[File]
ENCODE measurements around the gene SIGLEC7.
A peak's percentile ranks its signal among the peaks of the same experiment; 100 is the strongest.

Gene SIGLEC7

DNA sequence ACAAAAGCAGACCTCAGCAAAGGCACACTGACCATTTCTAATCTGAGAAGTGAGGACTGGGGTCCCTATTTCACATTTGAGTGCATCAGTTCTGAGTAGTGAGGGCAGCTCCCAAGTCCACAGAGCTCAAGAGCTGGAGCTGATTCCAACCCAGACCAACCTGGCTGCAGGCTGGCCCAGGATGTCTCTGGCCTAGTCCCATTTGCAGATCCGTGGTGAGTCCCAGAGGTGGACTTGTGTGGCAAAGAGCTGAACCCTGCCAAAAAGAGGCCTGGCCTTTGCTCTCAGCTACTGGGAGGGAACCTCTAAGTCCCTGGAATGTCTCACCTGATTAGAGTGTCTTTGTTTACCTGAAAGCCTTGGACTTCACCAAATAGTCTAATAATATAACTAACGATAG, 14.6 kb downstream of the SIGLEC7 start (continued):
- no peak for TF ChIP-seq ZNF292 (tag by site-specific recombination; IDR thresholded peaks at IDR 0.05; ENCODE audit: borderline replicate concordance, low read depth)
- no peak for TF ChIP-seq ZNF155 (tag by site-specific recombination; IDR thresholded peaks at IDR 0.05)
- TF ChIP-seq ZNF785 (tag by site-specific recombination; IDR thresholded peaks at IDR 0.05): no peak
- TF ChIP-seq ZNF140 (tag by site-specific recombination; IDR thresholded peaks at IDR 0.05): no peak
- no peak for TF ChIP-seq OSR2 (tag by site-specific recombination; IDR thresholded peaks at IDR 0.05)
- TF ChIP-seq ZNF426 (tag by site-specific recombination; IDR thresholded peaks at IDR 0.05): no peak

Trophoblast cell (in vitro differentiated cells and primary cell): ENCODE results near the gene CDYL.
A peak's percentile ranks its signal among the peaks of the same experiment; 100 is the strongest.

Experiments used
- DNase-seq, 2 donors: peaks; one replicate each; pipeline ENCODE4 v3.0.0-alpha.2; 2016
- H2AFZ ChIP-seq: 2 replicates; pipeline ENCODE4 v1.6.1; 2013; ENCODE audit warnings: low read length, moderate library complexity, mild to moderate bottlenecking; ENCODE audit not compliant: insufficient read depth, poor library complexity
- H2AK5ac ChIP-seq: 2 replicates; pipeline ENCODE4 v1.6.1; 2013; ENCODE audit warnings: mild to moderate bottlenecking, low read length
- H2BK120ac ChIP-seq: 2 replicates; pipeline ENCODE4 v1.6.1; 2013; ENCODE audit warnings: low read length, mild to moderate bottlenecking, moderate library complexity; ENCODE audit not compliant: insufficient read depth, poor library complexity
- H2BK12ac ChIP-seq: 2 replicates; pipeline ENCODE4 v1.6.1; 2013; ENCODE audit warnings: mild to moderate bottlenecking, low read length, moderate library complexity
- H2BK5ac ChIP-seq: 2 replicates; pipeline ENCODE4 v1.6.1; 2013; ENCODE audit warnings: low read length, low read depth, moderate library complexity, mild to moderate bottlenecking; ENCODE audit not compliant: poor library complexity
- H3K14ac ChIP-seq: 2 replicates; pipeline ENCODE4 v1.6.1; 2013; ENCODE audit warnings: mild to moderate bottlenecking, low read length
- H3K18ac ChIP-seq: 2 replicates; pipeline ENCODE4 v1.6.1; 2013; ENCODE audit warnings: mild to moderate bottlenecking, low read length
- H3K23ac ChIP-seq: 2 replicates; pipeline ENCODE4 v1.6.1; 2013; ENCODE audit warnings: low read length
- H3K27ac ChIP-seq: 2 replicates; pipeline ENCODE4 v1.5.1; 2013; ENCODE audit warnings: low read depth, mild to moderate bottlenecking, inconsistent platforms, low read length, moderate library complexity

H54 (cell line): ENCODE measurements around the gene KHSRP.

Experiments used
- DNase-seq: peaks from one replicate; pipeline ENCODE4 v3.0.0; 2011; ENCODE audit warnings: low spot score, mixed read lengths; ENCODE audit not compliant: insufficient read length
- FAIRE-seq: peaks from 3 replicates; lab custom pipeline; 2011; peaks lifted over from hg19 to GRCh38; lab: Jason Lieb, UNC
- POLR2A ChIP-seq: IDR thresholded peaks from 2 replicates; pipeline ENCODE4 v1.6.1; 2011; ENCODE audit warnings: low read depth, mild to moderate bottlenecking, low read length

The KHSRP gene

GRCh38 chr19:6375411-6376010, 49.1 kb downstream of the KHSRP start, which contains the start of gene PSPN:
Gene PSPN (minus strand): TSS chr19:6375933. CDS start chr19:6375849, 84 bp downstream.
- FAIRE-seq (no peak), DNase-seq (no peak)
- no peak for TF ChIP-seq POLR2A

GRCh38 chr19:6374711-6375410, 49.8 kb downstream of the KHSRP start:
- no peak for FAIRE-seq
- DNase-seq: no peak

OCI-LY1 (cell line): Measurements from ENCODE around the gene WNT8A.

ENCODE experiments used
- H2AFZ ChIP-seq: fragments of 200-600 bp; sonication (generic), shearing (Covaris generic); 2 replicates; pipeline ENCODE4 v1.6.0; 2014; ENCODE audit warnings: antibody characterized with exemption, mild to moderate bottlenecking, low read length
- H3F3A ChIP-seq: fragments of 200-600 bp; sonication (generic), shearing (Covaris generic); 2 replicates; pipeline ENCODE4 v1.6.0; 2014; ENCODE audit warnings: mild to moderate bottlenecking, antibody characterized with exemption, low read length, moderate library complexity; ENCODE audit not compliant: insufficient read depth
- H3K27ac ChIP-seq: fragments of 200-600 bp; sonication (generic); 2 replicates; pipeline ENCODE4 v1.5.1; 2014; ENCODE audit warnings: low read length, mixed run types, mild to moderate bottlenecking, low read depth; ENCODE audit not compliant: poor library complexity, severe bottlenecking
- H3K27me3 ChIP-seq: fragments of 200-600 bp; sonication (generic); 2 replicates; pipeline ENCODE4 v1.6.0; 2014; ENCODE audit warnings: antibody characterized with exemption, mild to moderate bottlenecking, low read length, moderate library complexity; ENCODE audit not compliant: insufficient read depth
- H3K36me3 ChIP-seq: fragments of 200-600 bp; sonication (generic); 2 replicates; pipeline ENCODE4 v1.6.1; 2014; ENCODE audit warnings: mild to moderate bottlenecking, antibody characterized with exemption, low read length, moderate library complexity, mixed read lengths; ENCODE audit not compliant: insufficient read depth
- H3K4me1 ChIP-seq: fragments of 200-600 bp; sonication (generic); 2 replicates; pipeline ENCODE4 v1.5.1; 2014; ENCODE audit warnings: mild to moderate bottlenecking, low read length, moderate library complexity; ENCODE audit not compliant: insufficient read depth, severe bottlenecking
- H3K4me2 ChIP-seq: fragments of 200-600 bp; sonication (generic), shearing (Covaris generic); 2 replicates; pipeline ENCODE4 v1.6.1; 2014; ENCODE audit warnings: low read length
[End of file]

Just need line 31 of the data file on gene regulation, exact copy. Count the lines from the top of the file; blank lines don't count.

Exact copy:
Gene PSPN (minus strand): TSS chr19:6375933. CDS start chr19:6375849, 84 bp downstream.